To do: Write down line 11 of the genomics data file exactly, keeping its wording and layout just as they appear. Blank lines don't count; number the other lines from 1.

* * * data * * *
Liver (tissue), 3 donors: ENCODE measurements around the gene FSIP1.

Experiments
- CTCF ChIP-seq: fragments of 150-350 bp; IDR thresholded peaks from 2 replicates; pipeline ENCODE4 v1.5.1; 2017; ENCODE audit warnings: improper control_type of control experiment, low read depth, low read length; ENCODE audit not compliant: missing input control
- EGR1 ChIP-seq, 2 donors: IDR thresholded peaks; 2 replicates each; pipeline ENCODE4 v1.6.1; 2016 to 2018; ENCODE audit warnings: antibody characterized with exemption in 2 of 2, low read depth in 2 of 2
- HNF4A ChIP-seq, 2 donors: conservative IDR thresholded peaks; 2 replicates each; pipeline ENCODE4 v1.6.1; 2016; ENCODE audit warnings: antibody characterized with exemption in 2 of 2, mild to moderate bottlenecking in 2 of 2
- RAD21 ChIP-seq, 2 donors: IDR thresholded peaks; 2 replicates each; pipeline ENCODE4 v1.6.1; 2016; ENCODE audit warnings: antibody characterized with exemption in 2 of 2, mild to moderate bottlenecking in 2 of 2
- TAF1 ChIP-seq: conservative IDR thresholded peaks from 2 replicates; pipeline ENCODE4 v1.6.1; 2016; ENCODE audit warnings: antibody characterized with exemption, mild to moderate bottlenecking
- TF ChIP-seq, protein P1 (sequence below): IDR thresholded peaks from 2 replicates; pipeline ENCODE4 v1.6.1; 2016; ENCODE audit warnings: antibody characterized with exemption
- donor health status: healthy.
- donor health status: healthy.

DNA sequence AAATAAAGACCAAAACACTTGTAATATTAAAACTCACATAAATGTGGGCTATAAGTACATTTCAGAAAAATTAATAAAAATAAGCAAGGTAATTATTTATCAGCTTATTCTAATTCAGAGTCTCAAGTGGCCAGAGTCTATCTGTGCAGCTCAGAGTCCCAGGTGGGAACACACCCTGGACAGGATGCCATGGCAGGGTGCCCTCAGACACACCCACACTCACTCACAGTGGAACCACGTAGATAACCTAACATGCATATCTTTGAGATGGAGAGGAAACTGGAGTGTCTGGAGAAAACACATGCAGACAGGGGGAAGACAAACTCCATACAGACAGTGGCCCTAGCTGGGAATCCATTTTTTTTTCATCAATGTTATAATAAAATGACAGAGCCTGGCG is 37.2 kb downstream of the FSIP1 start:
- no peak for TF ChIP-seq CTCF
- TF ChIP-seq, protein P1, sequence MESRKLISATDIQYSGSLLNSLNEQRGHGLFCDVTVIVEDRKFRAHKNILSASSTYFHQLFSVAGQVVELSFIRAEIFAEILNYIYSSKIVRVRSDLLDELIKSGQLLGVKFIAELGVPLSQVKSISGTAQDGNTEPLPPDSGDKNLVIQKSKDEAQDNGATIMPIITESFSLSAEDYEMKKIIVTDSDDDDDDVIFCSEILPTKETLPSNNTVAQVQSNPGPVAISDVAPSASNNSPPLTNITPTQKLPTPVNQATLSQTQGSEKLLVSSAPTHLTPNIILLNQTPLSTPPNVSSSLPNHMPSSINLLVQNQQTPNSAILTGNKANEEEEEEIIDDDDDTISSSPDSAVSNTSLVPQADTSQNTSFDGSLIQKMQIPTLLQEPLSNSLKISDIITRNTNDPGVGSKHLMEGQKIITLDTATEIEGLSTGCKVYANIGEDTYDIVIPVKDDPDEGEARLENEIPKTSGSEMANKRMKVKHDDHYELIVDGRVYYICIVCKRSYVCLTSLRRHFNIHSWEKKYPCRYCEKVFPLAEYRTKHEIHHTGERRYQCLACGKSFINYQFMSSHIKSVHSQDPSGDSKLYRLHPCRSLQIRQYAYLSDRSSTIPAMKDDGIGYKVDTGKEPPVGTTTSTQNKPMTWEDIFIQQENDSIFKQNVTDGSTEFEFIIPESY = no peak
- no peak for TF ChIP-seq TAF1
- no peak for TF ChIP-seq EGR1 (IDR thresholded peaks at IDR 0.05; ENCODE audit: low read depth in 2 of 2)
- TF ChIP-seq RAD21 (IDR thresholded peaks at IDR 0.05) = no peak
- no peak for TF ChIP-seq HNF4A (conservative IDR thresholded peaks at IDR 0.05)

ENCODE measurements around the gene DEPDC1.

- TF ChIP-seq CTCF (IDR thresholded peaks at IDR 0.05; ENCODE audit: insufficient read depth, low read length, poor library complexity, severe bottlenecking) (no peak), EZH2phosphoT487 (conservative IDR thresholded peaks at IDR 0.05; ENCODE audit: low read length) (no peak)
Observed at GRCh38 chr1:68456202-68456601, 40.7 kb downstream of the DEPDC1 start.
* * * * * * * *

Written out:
DNA sequence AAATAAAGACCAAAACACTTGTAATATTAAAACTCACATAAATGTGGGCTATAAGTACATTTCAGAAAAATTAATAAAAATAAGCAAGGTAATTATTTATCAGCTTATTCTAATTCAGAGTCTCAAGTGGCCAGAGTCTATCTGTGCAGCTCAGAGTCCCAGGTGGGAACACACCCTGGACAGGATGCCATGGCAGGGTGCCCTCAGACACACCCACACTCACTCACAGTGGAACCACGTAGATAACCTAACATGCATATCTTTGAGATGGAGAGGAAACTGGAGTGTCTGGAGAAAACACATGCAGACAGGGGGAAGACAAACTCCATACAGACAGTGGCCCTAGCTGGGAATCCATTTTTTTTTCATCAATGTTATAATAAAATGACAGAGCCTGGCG is 37.2 kb downstream of the FSIP1 start: